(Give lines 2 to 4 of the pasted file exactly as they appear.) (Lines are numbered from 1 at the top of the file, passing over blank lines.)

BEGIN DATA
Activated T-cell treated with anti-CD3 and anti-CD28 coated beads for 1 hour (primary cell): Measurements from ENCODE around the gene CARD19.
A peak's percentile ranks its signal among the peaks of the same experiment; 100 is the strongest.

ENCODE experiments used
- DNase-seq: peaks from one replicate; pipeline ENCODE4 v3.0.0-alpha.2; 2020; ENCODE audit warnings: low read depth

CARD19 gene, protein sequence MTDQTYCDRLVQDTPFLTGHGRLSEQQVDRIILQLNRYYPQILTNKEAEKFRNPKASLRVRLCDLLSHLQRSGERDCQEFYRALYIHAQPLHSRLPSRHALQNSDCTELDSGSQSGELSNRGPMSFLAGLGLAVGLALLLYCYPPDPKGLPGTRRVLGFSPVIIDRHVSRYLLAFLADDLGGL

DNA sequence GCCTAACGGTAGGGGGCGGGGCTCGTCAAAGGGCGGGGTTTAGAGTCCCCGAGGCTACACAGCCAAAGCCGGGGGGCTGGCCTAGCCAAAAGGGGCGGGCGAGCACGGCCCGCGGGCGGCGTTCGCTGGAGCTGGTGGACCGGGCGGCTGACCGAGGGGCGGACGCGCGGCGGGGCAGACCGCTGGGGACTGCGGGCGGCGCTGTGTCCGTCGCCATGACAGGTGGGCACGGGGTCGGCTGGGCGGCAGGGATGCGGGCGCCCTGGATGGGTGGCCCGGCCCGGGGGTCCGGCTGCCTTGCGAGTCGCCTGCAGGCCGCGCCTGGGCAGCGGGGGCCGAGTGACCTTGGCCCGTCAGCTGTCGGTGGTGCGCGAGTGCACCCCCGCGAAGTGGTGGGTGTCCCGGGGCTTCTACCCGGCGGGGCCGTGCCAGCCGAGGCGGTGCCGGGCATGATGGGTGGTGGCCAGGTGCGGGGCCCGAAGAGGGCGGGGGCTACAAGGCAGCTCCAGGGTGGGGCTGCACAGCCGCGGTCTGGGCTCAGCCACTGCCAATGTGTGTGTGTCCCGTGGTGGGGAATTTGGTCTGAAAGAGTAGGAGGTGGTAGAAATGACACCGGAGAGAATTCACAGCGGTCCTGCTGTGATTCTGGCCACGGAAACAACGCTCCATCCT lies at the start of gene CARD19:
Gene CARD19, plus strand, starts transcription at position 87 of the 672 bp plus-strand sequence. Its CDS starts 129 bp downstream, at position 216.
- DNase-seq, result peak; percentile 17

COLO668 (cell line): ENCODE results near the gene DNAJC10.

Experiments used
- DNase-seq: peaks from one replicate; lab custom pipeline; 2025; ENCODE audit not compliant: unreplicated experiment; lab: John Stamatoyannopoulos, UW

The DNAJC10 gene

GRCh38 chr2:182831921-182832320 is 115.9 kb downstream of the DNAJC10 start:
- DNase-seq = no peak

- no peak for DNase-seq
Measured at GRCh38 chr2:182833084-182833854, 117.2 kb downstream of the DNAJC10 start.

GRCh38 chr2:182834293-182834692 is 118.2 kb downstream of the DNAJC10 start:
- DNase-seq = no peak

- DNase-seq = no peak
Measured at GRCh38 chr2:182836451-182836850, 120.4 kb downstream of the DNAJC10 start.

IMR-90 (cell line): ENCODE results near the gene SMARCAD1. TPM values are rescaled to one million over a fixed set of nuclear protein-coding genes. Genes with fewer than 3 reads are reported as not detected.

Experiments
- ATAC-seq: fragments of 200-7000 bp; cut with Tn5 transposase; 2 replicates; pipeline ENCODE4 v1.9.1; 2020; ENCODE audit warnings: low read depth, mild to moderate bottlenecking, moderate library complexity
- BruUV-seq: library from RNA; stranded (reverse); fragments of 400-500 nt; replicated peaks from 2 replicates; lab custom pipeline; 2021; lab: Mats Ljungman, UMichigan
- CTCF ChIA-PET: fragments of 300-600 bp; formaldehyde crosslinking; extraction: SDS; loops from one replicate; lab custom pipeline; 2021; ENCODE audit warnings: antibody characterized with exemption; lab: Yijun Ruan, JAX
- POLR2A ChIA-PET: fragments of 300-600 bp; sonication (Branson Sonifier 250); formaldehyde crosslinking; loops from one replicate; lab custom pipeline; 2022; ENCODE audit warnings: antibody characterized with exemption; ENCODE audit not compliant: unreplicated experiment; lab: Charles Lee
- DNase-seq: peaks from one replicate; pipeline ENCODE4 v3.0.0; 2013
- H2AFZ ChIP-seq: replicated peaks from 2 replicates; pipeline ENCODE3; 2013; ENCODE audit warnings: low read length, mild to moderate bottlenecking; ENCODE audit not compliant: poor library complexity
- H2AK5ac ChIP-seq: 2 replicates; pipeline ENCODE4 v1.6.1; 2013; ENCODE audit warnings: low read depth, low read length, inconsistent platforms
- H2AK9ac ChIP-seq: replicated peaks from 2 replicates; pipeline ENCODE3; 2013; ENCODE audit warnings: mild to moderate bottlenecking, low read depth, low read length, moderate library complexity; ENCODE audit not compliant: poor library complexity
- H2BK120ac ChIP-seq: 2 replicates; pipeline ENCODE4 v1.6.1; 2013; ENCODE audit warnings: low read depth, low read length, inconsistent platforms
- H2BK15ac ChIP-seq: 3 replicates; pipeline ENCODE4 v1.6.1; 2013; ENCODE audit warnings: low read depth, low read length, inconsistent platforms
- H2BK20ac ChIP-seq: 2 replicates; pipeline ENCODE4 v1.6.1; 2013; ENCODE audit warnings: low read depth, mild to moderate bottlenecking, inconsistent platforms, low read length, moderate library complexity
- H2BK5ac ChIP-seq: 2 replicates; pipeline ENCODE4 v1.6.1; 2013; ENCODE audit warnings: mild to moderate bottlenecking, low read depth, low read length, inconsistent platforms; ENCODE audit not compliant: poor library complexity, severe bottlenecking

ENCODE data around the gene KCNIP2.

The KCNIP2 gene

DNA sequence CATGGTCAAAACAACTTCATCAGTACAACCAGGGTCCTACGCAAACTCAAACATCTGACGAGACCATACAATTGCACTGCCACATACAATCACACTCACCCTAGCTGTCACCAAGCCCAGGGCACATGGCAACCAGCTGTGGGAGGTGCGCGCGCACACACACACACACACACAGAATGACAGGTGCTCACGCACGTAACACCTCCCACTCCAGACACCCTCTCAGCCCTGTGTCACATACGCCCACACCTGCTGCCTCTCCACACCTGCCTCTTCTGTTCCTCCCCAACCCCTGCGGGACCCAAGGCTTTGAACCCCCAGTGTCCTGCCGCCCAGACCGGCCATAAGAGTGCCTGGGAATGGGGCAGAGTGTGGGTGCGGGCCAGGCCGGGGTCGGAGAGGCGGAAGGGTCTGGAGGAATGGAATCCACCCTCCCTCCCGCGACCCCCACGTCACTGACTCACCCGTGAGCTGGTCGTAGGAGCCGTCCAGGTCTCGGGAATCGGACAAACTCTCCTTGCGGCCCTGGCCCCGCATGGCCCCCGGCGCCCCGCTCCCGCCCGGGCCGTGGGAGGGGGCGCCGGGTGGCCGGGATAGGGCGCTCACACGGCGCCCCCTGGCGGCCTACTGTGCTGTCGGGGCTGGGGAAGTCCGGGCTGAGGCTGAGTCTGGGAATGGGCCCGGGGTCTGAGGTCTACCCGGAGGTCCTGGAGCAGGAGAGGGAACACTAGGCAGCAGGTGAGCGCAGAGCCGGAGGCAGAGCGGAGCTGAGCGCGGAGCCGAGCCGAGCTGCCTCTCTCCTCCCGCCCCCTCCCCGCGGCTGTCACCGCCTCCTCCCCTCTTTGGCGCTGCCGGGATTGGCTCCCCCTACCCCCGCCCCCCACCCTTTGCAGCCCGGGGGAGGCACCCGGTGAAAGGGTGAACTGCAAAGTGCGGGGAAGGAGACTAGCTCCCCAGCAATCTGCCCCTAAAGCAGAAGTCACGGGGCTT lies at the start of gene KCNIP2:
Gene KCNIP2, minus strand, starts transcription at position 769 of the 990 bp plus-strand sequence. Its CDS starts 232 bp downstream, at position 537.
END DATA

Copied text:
A peak's percentile ranks its signal among the peaks of the same experiment; 100 is the strongest.

ENCODE experiments used
- DNase-seq: peaks from one replicate; pipeline ENCODE4 v3.0.0-alpha.2; 2020; ENCODE audit warnings: low read depth